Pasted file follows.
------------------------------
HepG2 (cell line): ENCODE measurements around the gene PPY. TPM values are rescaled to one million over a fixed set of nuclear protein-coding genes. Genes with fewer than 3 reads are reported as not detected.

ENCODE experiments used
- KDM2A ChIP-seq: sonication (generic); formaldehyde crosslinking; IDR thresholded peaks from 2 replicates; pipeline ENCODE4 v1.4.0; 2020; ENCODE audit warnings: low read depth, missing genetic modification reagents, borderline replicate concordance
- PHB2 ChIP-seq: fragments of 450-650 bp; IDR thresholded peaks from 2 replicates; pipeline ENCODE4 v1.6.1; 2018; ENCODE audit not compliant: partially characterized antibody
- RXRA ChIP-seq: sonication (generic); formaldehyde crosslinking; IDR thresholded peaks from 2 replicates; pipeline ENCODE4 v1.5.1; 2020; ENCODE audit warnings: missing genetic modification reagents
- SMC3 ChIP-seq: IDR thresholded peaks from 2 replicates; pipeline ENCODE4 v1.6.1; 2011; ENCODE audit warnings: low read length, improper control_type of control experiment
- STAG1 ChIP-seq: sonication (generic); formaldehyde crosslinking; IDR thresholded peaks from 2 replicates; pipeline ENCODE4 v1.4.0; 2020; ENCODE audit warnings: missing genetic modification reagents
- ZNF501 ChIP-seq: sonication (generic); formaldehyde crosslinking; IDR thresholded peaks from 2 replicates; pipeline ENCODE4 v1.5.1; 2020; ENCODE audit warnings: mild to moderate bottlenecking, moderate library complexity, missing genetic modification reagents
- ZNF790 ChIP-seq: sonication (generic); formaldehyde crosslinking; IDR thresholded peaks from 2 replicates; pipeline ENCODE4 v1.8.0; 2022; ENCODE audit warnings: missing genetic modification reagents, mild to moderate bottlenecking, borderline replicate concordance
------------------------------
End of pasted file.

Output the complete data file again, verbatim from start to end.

HepG2 (cell line): ENCODE measurements around the gene PPY. TPM values are rescaled to one million over a fixed set of nuclear protein-coding genes. Genes with fewer than 3 reads are reported as not detected.

ENCODE experiments used
- KDM2A ChIP-seq: sonication (generic); formaldehyde crosslinking; IDR thresholded peaks from 2 replicates; pipeline ENCODE4 v1.4.0; 2020; ENCODE audit warnings: low read depth, missing genetic modification reagents, borderline replicate concordance
- PHB2 ChIP-seq: fragments of 450-650 bp; IDR thresholded peaks from 2 replicates; pipeline ENCODE4 v1.6.1; 2018; ENCODE audit not compliant: partially characterized antibody
- RXRA ChIP-seq: sonication (generic); formaldehyde crosslinking; IDR thresholded peaks from 2 replicates; pipeline ENCODE4 v1.5.1; 2020; ENCODE audit warnings: missing genetic modification reagents
- SMC3 ChIP-seq: IDR thresholded peaks from 2 replicates; pipeline ENCODE4 v1.6.1; 2011; ENCODE audit warnings: low read length, improper control_type of control experiment
- STAG1 ChIP-seq: sonication (generic); formaldehyde crosslinking; IDR thresholded peaks from 2 replicates; pipeline ENCODE4 v1.4.0; 2020; ENCODE audit warnings: missing genetic modification reagents
- ZNF501 ChIP-seq: sonication (generic); formaldehyde crosslinking; IDR thresholded peaks from 2 replicates; pipeline ENCODE4 v1.5.1; 2020; ENCODE audit warnings: mild to moderate bottlenecking, moderate library complexity, missing genetic modification reagents
- ZNF790 ChIP-seq: sonication (generic); formaldehyde crosslinking; IDR thresholded peaks from 2 replicates; pipeline ENCODE4 v1.8.0; 2022; ENCODE audit warnings: missing genetic modification reagents, mild to moderate bottlenecking, borderline replicate concordance